Exploring the critical nexus of fashion, retail and tech, Decoded Fashion’s 2017 NYC edition took place on November 1-2. It focused on the evolution of mobile engagement and commerce – “Mobile opens up a vast array of [issues] we can now solve that we never could before,” said Lucinda Newcomb, vice-president of digital product for Sephora – as well as the renewed value of a bricks-and-mortar presence.
We present the highlights.
- AI-Curated Displays Promote Mobile Discovery: Leah Anathan, chief marketing officer of global marketing personalisation firm Qubit, noted that “due to the limitations of the small screen, people are seeing and buying less” – creating a need to showcase only the most relevant content. Analysing 35 luxury fashion and beauty brands throughout 2016, Qubit found that while traffic to mobile and desktop sites was roughly equivalent, conversion rates and revenue per visitor were both more than double when people shopped via desktop. A new Qubit product uses artificial intelligence to tackle product discovery, customising what users see based on past purchases and real-time behaviour. Clicking a Qubit icon changes the UX, enabling shoppers to indicate products they like; the software then predicts preferences and surfaces subsequent products accordingly, effectively rendering it as a scrolling/discovery interface.
- Leveraging Instagram’s Latent Shoppers: “People are using our app to discover and get inspired, but ultimately converting on email and desktop,” said Aleksandra Chojnacka, director of business development and global strategy for ShopStyle – a massive, multi-brand fashion search engine. ShopStyle redirects shoppers back to brands’ e-commerce sites as well as hosting a network called Collective, where it partners fashion and beauty brands influencers (largely Instagram stars) to generate affiliate links. ShopStyle now enables Collective members to add a swipe-up feature on Instagram Stories that leads consumers to a product page where they can see details, make a purchase or generate an email for later review. This has driven a 350% increase in conversion for Instagram Stories. Chojnacka suggests that while people aren’t specifically on Instagram to shop, they are highly amenable to doing so while there.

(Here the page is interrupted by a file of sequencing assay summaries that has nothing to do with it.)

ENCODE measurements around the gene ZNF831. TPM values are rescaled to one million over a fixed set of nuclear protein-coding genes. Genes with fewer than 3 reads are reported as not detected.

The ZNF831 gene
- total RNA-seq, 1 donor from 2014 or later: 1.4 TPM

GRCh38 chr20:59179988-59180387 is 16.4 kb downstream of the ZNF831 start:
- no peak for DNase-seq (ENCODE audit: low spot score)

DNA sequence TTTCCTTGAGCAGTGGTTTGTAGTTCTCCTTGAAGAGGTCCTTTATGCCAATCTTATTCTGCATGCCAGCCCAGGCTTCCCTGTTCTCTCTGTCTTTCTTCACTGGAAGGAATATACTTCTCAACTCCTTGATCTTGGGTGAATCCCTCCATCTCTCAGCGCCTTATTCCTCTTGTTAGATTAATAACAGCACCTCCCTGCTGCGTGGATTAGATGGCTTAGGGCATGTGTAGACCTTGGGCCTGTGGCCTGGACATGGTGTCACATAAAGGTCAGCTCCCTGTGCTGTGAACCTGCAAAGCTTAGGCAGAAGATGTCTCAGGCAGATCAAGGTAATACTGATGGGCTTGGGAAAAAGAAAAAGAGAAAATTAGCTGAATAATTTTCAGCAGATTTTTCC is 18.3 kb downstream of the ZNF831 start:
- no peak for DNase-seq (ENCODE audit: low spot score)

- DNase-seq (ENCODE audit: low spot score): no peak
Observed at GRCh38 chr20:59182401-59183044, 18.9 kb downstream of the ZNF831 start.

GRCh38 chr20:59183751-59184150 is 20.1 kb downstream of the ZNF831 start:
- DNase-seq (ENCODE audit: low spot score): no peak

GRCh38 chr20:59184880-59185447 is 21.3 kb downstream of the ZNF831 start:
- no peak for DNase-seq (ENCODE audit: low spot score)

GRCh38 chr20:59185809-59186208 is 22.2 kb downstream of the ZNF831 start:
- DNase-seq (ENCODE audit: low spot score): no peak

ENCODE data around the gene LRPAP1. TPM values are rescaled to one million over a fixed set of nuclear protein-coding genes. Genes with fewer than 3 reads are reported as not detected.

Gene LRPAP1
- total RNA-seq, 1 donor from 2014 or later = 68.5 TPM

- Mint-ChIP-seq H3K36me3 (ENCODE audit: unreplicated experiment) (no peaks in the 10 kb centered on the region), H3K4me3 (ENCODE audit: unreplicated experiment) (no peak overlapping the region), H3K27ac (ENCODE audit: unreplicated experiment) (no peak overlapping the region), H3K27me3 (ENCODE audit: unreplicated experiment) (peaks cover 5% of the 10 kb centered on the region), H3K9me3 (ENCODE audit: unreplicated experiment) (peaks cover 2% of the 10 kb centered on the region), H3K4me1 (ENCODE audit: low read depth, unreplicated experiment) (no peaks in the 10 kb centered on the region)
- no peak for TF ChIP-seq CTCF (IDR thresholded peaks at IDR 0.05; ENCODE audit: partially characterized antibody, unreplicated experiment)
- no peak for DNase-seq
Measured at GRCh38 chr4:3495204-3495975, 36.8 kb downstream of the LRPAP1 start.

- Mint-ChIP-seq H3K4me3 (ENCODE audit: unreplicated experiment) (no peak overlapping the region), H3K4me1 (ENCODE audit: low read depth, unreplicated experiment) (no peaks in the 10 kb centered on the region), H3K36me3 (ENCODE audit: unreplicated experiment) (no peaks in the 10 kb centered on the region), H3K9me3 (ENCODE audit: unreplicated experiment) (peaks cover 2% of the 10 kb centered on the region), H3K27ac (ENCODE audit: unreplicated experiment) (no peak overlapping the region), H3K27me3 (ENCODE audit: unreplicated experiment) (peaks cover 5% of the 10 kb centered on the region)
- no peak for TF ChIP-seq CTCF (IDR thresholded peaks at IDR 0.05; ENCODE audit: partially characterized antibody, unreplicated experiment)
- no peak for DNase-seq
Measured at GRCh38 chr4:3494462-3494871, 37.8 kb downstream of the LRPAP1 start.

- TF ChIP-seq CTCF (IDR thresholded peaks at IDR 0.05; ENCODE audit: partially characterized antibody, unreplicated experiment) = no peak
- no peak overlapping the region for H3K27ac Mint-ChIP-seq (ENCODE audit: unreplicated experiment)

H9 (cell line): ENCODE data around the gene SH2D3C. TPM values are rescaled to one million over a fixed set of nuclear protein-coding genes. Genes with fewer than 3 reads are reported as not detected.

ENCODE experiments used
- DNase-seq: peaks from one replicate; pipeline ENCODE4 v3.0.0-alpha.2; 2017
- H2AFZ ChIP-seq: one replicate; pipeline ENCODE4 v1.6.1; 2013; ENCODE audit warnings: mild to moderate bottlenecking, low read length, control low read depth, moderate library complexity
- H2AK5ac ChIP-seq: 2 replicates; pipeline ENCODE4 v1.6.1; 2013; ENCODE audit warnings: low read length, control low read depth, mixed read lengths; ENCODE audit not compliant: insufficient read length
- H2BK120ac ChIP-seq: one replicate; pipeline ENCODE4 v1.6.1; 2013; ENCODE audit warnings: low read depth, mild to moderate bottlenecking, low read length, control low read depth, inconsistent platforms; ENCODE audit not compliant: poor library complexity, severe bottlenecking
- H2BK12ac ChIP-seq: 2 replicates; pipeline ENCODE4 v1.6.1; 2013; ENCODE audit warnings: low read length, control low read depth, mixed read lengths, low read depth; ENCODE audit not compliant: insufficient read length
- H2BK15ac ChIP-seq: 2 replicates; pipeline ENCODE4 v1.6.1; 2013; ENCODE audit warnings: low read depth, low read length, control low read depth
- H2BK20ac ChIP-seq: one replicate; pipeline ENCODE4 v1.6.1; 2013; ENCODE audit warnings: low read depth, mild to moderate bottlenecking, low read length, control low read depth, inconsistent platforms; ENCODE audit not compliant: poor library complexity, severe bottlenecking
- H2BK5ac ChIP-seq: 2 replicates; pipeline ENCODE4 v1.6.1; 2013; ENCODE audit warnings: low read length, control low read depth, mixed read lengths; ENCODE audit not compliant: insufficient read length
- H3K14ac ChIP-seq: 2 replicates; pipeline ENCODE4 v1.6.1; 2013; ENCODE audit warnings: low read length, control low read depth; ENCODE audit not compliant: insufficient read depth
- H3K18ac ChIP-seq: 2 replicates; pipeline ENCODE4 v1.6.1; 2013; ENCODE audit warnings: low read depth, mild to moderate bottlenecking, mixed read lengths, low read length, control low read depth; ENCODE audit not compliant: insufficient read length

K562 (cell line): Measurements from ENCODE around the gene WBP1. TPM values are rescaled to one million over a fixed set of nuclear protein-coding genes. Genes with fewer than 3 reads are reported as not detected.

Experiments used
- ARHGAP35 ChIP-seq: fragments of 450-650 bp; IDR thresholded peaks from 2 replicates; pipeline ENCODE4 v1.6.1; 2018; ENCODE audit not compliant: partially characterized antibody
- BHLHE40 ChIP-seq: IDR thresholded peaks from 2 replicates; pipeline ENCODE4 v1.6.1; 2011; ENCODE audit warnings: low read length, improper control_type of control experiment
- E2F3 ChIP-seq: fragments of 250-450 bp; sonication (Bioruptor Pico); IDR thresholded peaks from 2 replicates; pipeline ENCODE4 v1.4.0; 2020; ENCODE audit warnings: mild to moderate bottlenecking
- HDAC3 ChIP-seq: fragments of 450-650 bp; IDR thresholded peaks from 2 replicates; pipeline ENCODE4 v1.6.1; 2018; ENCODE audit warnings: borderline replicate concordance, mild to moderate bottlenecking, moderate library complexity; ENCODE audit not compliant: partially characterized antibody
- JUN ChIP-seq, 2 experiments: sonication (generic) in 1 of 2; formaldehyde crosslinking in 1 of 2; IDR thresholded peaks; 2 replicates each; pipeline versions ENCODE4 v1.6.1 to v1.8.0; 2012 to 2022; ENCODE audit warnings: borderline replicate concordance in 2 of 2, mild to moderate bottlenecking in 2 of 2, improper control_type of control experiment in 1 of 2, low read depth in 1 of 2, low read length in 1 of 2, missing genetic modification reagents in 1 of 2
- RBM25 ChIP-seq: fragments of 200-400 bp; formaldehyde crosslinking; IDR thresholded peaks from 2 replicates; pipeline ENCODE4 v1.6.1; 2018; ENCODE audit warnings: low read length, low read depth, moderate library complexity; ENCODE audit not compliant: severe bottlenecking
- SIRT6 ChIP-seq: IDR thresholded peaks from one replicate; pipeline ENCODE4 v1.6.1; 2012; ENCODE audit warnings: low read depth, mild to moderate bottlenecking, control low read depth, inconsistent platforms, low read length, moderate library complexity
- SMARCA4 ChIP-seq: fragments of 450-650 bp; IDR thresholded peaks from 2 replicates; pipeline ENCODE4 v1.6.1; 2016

- Personal & Personalised: Aiming to offer the type of buyer-seller relationship one might have with a boutique owner, US re-commerce fashion marketplace Poshmark has introduced a Dressing Room app feature – reaffirming tactics detailed in Concierge Commerce. Shoppers can request to link to a Seller Stylist, specifying sizing information and style preferences. The seller then feeds relevant stock into a virtual dressing room and offers styling advice. “Our focus is to not get lost in algorithms,” said co-founder Tracy Sun. “We see ourselves more like a dating app, connecting people to people.” For more on the booming re-sales market, see Pause & Pulsate, within our Liquid Retail Industry Trend. See also Brands Harnessing the Hype, part of Sneakerheads Unboxed.
- Digital Tech Applicable In-Store & In-App: This year French beauty retailer Sephora added an augmented reality feature called Virtual Artist to its app, allowing users to recreate the in-store hands-on experience by virtually testing make-up (see also Retail Tech: Future-Shaping Tools & Trends). The concept is emulated in the more recent installation of Virtual Artist screens in select Sephora stores.
- E-Brands’ Sales-Boosting, Insights-Aiding Physical Spaces: The trend for e-brands opening physical stores continues, presenting a key brand touchpoint and source of consumer insights. US luxury re-commerce company The RealReal launched its first permanent store this week in New York. Chief merchant Rati Levesque said pop-ups have driven sales: “People who bought four times a year online, that number doubled once they got engaged with the store.” The average selling price in-store is five times that online, and frequent re-merchandising has lured some shoppers several times a week. A multi-channel strategy is also key: “We know if you’ve obsessed over something – we can get you back in store to look at it in person,” said Levesque, referring to targeted follow-up email marketing.
Image Source: Poshmark